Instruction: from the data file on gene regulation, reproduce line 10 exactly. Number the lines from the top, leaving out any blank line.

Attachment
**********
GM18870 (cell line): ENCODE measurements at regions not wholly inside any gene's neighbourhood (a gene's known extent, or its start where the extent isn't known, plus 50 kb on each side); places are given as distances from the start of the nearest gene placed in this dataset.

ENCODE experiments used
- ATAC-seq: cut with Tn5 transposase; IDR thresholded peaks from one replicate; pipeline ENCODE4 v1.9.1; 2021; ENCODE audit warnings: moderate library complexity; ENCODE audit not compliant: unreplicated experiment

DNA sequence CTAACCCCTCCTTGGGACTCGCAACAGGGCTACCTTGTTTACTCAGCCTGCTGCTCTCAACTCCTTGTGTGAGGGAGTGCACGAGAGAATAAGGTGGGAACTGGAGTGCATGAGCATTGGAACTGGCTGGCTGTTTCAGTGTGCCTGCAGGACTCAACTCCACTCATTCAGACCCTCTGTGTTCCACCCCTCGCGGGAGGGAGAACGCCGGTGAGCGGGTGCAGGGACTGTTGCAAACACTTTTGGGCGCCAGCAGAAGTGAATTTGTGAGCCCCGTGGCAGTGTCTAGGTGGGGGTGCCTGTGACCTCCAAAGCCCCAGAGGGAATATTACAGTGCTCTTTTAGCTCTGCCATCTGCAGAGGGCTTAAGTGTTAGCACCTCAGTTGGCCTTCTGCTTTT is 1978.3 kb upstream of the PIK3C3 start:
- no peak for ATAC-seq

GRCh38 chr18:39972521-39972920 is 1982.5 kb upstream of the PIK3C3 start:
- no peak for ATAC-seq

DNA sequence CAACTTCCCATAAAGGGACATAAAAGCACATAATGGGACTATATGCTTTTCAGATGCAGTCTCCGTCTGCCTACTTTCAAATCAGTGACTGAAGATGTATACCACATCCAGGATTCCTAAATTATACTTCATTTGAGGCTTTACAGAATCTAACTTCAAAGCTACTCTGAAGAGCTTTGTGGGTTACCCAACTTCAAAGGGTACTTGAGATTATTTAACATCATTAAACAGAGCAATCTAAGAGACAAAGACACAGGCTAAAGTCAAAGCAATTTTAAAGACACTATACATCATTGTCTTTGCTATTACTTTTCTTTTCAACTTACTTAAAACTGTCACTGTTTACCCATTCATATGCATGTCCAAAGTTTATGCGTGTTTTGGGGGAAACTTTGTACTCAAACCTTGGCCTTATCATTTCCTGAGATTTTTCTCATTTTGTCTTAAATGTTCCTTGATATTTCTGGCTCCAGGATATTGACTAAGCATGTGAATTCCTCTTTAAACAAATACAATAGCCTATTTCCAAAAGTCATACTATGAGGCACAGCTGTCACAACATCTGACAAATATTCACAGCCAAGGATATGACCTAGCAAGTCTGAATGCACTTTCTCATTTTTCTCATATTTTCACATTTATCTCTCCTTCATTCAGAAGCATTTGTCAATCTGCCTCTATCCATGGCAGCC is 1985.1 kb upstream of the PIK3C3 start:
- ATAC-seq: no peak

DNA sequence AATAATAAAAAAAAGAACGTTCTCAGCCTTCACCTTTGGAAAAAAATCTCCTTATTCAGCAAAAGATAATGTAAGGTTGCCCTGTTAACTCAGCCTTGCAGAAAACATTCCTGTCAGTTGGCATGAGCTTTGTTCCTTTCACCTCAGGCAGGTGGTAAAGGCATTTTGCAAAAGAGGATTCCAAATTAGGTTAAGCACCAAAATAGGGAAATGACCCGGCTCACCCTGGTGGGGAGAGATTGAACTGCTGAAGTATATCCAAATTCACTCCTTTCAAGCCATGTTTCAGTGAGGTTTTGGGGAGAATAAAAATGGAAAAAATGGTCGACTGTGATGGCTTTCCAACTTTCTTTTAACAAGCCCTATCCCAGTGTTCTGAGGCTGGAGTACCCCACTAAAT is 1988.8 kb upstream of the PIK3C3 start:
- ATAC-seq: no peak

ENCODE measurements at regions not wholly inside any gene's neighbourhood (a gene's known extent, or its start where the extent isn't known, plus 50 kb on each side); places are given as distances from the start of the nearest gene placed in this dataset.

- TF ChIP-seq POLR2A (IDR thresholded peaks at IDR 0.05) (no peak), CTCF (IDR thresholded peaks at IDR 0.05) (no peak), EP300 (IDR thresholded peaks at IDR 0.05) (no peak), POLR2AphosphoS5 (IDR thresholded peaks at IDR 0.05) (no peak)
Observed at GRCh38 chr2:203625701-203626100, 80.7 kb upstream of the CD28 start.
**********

DNA sequence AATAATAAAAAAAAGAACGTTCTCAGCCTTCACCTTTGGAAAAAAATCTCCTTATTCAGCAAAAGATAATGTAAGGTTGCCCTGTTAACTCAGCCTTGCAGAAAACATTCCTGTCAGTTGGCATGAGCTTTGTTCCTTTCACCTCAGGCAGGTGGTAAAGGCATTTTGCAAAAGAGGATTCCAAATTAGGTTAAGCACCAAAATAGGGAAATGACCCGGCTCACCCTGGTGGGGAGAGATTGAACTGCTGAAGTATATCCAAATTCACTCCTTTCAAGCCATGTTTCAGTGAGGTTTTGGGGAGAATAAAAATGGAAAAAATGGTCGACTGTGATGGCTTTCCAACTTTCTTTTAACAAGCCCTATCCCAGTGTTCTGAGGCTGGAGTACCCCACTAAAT is 1988.8 kb upstream of the PIK3C3 start: